Monday, 22 October, 2018, 10:01 PM
Home Health & Nutrition

Doctor’s Chamber

Healthy lifestyle from childhood

Published : Friday, 5 October, 2018 at 12:00 AM Count : 680

 
Dr A Hasnat Shaheen  Consultant, Diabetes & Endocrinology Department, Impulse Hospital

Dr A Hasnat Shaheen Consultant, Diabetes & Endocrinology Department, Impulse Hospital

The burden of non-communicable diseases (NCDs) has increased worldwide. Surprisingly, 80% of the four main types of NCDs -- cardiovascular diseases, cancers, chronic respiratory diseases and diabetes -- now occurring in low and middle income countries. According to WHO, non-communicable diseases (NCDs) kill 41 million people each year, equivalent to 71 per cent of all deaths globally. 15 million people die from a NCD between the ages of 30 and 69 years in every year. Over 85 per cent of these "premature" deaths occur in low and middle income countries.

People of all age groups, regions and countries are affected by NCDs. Rapid unplanned urbanization, globalization of unhealthy lifestyles, physical inactivity, exposure to tobacco smoke are the important risk factors. Unhealthy diets and a lack of physical activity leads to raised blood pressure, increased blood glucose, elevated blood lipids and obesity. An important way to control NCDs is to focus on reducing the risk factors associated with these diseases. That's why it's important to establish healthy habits in children early on.

Fast food consumption has increased dramatically in children as well as the general population day by day. Fast food consumption tends to be associated with an excess intake of undesirable nutrients (sugar, sodium, saturated and trans fats) and a reduced intake of desirable nutrients (e.g. vitamins and minerals from fruits and vegetables, calcium, fiber). A study published in the Archives of Pediatrics & Adolescent Medicine found that once children have eaten fast food, they consume more calories and fewer nutrients for the rest of the day. Candy, ice cream, chocolate, fast food, beverage this all are junk food.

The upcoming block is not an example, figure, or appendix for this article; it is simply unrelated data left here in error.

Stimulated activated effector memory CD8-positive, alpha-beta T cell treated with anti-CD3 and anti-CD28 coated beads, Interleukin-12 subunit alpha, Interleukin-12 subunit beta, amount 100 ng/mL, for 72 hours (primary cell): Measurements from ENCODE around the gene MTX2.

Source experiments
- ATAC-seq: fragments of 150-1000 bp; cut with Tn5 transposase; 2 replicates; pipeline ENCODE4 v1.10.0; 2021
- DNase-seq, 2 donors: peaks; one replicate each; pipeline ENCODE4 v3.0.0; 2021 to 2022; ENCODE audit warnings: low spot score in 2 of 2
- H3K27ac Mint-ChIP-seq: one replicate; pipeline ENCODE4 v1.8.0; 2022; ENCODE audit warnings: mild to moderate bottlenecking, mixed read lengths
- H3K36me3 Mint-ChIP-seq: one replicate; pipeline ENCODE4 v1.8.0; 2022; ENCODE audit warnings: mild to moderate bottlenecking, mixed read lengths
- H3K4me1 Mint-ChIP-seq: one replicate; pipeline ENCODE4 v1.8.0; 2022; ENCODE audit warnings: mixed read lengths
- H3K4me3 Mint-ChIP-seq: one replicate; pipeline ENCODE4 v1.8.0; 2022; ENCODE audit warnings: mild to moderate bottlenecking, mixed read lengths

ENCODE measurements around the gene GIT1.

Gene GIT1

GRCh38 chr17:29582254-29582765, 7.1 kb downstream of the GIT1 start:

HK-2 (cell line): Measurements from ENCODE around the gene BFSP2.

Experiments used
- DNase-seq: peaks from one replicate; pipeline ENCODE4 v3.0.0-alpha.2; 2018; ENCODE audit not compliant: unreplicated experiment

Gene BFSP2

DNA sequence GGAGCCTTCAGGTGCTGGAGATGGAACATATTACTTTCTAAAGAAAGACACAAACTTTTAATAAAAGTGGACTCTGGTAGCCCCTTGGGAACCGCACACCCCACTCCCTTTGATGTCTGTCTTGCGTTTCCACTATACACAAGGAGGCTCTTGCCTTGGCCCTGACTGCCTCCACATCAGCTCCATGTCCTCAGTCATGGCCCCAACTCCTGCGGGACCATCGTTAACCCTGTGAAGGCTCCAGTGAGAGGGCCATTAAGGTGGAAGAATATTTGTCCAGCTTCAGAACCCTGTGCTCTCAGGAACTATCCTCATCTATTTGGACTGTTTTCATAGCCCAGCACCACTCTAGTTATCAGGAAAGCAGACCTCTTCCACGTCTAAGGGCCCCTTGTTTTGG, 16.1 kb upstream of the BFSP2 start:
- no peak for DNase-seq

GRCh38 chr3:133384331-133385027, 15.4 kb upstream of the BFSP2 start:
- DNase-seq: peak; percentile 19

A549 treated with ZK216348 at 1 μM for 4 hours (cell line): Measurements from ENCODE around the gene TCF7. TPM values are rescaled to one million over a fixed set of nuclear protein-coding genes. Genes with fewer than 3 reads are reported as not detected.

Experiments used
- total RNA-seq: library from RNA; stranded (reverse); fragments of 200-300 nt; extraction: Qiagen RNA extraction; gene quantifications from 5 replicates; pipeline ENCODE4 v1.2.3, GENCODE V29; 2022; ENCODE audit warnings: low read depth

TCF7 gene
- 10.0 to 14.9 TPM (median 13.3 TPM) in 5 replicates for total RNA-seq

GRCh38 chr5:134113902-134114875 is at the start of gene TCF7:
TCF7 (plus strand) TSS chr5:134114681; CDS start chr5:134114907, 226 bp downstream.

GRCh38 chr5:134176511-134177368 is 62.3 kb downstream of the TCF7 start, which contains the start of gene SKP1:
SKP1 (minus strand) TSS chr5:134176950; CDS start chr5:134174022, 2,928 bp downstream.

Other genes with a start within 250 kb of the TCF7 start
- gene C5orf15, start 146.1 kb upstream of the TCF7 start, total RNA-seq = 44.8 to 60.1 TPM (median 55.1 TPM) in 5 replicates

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The artificial taste of junk food will put your child off healthy food. When this junk food is consumed very often, it contributes to an increased risk of obesity, cardiovascular disease, and many other chronic health conditions. Packaged juices are low in fiber and high in fructose, which is related to increased insulin resistance. Not only this, artificial flavours and sugar are used to make it more tasty, which are not also good for health. It's always better to have freshly prepared juice rather than packaged juice and consume fresh fruits over fresh juice. Encourage your child to eat at least 5 servings of brightly coloured vegetables and fruits a day. Choose a variety of foods. No single food or food group supplies all the nutrients. Establish a family meal routine, and set times for breakfast, lunch, dinner and snacks. Eat together whenever possible. Turn off the TV during meals, and limit kids' snacking when watching TV.

Inadequate physical activity and a poor diet can lead to obesity and anxiety in children. Regular physical activity is important for the healthy growth, development and well-being of children and young people.  A 5-12 year olds, kids need to do a minimum of 60 minutes of physical activity everyday and shouldn't spend more than two hours a day using electronic media for entertainment. That includes watching TV, playing computer games and surfing the net. But most of the children now a day engage in sedentary activities such as watching TV, playing games in computer or net surfing. Plan a range of active indoor and outdoor games or activities for your children.

TVs, computers, laptops, tablets, and phones out of children's bedrooms, especially at night. To prevent sleep disruption, turn off all screens at least 1 hour before bedtime. Regular sleep deprivation often leads to some pretty difficult behaviours and health problems --irritability, difficulty concentrating, hypertension, obesity, headaches, and depression. Children who get enough sleep have a healthier immune system, and better school performance, behavior, memory, and mental health.

As a part of healthy living, you should educate your children about hygiene and how illnesses are spread. Habits such as washing their hands after using the toilet and before eating, using tissues when they have a cold, and good oral health routines are all learnt in the home. Second hand tobacco smoke has been attributed to health complications in later life, so it is important to ensure that children are not exposed to smoke in the home.












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